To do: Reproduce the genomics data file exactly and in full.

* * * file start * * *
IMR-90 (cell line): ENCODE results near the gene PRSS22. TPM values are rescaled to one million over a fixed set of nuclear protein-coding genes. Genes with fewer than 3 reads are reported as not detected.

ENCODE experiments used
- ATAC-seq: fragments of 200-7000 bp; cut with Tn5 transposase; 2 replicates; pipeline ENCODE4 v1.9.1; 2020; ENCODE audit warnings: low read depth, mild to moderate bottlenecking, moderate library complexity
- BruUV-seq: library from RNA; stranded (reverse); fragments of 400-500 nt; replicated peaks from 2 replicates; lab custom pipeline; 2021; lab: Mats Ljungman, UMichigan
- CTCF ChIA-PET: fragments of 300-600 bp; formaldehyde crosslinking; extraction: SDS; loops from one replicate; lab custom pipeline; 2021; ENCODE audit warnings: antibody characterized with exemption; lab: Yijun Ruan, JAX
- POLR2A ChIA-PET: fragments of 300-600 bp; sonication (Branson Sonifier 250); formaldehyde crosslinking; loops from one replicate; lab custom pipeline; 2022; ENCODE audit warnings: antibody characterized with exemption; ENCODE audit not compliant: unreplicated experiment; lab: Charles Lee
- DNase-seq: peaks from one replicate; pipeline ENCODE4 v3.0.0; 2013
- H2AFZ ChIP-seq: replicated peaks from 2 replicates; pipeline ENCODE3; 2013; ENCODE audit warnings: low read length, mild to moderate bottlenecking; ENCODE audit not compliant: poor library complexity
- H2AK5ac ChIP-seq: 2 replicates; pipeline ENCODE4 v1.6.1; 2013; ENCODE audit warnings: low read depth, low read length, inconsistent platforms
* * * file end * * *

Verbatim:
IMR-90 (cell line): ENCODE results near the gene PRSS22. TPM values are rescaled to one million over a fixed set of nuclear protein-coding genes. Genes with fewer than 3 reads are reported as not detected.

ENCODE experiments used
- ATAC-seq: fragments of 200-7000 bp; cut with Tn5 transposase; 2 replicates; pipeline ENCODE4 v1.9.1; 2020; ENCODE audit warnings: low read depth, mild to moderate bottlenecking, moderate library complexity
- BruUV-seq: library from RNA; stranded (reverse); fragments of 400-500 nt; replicated peaks from 2 replicates; lab custom pipeline; 2021; lab: Mats Ljungman, UMichigan
- CTCF ChIA-PET: fragments of 300-600 bp; formaldehyde crosslinking; extraction: SDS; loops from one replicate; lab custom pipeline; 2021; ENCODE audit warnings: antibody characterized with exemption; lab: Yijun Ruan, JAX
- POLR2A ChIA-PET: fragments of 300-600 bp; sonication (Branson Sonifier 250); formaldehyde crosslinking; loops from one replicate; lab custom pipeline; 2022; ENCODE audit warnings: antibody characterized with exemption; ENCODE audit not compliant: unreplicated experiment; lab: Charles Lee
- DNase-seq: peaks from one replicate; pipeline ENCODE4 v3.0.0; 2013
- H2AFZ ChIP-seq: replicated peaks from 2 replicates; pipeline ENCODE3; 2013; ENCODE audit warnings: low read length, mild to moderate bottlenecking; ENCODE audit not compliant: poor library complexity
- H2AK5ac ChIP-seq: 2 replicates; pipeline ENCODE4 v1.6.1; 2013; ENCODE audit warnings: low read depth, low read length, inconsistent platforms